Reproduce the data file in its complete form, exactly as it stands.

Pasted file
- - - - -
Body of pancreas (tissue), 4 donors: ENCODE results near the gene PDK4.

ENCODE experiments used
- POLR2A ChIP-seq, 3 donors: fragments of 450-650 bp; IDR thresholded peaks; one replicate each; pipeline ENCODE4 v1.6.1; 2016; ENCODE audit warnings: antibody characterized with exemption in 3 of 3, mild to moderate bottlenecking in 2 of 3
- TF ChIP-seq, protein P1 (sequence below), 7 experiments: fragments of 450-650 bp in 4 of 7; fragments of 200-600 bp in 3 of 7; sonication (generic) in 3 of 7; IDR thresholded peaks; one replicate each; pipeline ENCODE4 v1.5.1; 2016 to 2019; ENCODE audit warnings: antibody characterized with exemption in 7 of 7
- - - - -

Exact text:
Body of pancreas (tissue), 4 donors: ENCODE results near the gene PDK4.

ENCODE experiments used
- POLR2A ChIP-seq, 3 donors: fragments of 450-650 bp; IDR thresholded peaks; one replicate each; pipeline ENCODE4 v1.6.1; 2016; ENCODE audit warnings: antibody characterized with exemption in 3 of 3, mild to moderate bottlenecking in 2 of 3
- TF ChIP-seq, protein P1 (sequence below), 7 experiments: fragments of 450-650 bp in 4 of 7; fragments of 200-600 bp in 3 of 7; sonication (generic) in 3 of 7; IDR thresholded peaks; one replicate each; pipeline ENCODE4 v1.5.1; 2016 to 2019; ENCODE audit warnings: antibody characterized with exemption in 7 of 7